## Deductive Fault Simulation

• For example, if both inputs to a 2-input AND are 0, in order for a fault to propagate through, it must be in the lists of both inputs.
• True-value simulation is run first.
• Fault list for e is composed from the union of the input lists for a and c, since the input is ab = (11).
• Fault list for g is given by the intersection of e's list and !f's list.

## Deductive Fault Simulation

• Another example:
• With ab = 10, only L b is sensitizable to f (faults on a are masked).
• The faults given by
• are the faults in
L b that are not in L a union [ f 1]. Therefore, L f = [ b 1, f 1].

• Had b = 1, L a would have been sensitized to f , e.g.,

## Concurrent Fault Simulation

• It extends the event-driven simulation method to simulation of faults.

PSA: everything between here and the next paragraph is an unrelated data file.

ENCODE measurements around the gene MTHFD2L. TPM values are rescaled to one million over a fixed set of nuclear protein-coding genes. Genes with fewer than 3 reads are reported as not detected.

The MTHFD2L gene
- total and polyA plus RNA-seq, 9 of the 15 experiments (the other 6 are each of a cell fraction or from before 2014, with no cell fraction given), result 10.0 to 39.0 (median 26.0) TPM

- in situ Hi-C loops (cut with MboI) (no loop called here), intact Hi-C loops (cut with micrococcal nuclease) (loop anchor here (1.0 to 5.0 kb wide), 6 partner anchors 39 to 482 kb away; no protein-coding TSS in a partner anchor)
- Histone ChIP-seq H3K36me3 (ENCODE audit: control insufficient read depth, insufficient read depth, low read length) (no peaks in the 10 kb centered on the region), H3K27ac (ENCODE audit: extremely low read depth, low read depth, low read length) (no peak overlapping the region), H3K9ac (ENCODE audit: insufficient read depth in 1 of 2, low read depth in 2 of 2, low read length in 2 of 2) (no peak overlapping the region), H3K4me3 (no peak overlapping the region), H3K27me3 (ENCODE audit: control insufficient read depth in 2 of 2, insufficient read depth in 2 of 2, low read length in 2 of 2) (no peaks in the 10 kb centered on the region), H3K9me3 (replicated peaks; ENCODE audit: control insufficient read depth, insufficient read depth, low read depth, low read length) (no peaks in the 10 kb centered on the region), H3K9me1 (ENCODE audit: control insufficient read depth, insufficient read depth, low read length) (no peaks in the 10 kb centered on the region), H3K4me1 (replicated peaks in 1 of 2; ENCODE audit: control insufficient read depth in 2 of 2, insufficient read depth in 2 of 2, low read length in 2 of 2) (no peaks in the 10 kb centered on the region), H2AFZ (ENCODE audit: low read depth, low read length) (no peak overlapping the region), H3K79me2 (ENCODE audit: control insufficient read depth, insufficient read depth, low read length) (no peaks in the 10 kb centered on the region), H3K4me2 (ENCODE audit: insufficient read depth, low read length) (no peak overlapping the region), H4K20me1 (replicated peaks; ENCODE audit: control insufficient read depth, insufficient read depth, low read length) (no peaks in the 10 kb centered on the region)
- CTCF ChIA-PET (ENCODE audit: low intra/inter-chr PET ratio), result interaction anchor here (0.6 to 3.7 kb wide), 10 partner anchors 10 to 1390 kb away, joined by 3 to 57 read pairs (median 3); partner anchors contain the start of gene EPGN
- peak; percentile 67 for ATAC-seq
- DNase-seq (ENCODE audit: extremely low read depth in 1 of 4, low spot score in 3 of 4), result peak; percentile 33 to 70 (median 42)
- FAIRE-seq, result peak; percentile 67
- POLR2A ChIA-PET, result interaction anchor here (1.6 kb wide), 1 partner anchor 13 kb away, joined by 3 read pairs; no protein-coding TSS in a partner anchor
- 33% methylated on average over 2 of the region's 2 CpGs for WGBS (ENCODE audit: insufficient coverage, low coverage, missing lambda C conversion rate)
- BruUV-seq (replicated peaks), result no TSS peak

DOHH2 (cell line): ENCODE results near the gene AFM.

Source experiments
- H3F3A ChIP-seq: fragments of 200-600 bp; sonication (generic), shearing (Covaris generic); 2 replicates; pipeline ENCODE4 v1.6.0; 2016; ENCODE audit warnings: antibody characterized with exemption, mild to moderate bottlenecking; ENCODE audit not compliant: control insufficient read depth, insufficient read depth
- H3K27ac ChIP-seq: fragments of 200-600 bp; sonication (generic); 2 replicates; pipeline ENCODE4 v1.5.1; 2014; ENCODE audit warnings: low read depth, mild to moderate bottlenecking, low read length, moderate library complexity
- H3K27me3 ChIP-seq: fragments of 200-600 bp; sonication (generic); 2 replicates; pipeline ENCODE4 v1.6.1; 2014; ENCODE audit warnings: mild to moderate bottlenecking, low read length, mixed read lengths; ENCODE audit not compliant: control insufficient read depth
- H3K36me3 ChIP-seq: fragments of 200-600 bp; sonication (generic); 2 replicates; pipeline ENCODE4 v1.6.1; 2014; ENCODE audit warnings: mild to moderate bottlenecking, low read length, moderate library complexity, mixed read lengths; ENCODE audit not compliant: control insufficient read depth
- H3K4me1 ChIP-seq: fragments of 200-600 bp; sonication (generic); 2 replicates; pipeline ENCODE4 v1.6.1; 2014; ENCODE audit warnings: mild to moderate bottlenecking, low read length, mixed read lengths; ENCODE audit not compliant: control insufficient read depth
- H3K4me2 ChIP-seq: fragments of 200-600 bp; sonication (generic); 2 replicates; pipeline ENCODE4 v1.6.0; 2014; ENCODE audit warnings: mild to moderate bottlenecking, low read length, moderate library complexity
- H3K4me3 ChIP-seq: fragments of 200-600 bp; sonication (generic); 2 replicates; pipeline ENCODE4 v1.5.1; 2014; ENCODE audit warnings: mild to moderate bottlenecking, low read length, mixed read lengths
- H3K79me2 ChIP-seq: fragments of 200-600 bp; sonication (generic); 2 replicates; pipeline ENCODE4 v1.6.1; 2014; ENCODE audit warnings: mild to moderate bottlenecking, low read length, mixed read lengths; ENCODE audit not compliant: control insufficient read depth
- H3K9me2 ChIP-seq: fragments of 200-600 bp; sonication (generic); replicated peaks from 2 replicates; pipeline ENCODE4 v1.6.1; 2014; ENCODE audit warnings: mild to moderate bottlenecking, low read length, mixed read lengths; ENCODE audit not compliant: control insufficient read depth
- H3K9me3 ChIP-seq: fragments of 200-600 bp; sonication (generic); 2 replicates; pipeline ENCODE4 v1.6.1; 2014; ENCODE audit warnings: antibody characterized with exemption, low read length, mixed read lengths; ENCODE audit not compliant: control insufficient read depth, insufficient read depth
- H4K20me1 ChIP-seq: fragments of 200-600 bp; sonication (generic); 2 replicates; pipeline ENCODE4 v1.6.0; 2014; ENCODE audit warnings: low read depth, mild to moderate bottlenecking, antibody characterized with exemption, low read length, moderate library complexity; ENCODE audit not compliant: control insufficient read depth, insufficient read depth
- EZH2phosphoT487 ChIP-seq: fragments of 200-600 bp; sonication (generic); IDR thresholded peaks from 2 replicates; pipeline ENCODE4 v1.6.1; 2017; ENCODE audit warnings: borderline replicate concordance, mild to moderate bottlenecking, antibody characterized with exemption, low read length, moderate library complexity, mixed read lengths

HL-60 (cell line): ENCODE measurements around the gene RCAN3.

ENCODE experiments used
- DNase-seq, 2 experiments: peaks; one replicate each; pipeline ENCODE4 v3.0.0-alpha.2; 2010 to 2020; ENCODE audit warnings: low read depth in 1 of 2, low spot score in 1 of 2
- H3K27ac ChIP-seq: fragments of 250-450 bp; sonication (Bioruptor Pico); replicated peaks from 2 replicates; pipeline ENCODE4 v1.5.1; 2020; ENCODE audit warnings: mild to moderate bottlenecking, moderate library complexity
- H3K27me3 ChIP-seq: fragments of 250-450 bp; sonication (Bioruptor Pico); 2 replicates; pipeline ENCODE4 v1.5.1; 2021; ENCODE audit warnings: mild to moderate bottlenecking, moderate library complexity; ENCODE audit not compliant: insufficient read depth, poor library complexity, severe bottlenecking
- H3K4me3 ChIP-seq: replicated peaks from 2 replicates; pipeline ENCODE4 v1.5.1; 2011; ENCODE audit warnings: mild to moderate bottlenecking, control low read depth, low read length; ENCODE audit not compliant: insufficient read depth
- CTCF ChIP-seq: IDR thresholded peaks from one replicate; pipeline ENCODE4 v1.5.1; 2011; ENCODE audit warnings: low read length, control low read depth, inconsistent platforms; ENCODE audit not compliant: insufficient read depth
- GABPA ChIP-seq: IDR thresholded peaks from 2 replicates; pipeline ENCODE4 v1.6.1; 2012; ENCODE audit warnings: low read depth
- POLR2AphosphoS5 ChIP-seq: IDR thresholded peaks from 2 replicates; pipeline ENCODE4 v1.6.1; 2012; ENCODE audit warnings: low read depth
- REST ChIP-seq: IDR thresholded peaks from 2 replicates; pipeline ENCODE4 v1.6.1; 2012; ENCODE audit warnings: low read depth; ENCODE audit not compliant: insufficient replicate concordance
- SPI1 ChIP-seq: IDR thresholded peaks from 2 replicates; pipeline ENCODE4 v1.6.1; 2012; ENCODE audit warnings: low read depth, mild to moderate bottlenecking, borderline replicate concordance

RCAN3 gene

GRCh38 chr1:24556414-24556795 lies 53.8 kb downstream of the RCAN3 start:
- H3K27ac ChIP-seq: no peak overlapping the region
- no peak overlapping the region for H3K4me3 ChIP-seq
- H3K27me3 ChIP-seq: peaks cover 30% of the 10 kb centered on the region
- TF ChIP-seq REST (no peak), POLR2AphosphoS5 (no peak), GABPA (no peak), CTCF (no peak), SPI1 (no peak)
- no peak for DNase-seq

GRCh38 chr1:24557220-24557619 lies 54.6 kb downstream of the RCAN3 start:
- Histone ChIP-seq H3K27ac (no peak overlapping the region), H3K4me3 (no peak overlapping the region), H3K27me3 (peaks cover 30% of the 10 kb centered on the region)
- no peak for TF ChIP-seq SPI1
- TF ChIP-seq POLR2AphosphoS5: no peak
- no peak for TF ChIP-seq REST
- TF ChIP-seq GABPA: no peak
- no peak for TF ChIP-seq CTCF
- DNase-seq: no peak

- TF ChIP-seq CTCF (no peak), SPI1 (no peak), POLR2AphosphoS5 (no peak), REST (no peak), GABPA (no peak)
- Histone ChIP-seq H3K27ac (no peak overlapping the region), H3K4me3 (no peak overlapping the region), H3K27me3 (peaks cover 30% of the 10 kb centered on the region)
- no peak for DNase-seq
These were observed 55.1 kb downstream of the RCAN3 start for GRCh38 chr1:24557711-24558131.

• It can handle various types of circuit models, faults, signal states and timing models.

• Details of the simulator model:
• Events
• Good events: Occur in the fault-free circuit, C( ), and have three attributes, signal name, type of transition (0-to-1) and time of change.
• Fault-events: Occur on same lines in faulty circuits, C(f1)...C(fn), but ONLY if transition is different from C( ) transition. Three attributes + fault site and type.

• Circuit
• Modeled in the same way as for true-value simulation.
• Each good-gate has a fault list of bad-gates associated with it.
• Bad-gates are not faulty but rather have an I/O that is affected by some fault.

## Concurrent Fault Simulation

• Faults
• Whenever the signal values of a good-gate make a fault active, a bad-gate is inserted into the fault list on that good-gate.

• Event-driven simulation is carried out.
• Good-events and fault-events make good-gates active for evaluation.
• Good-events also make bad-gates active for evaluation.

## Concurrent Fault Simulation

• This agrees with the deductive fault simulator results.
• Note that deductive list is smaller -- fault lists include faults that affect a signal line.
• In contrast, concurrent list contains faults that affect the gate and includes those that affect its inputs (adv in memory, RTL and behavioral models).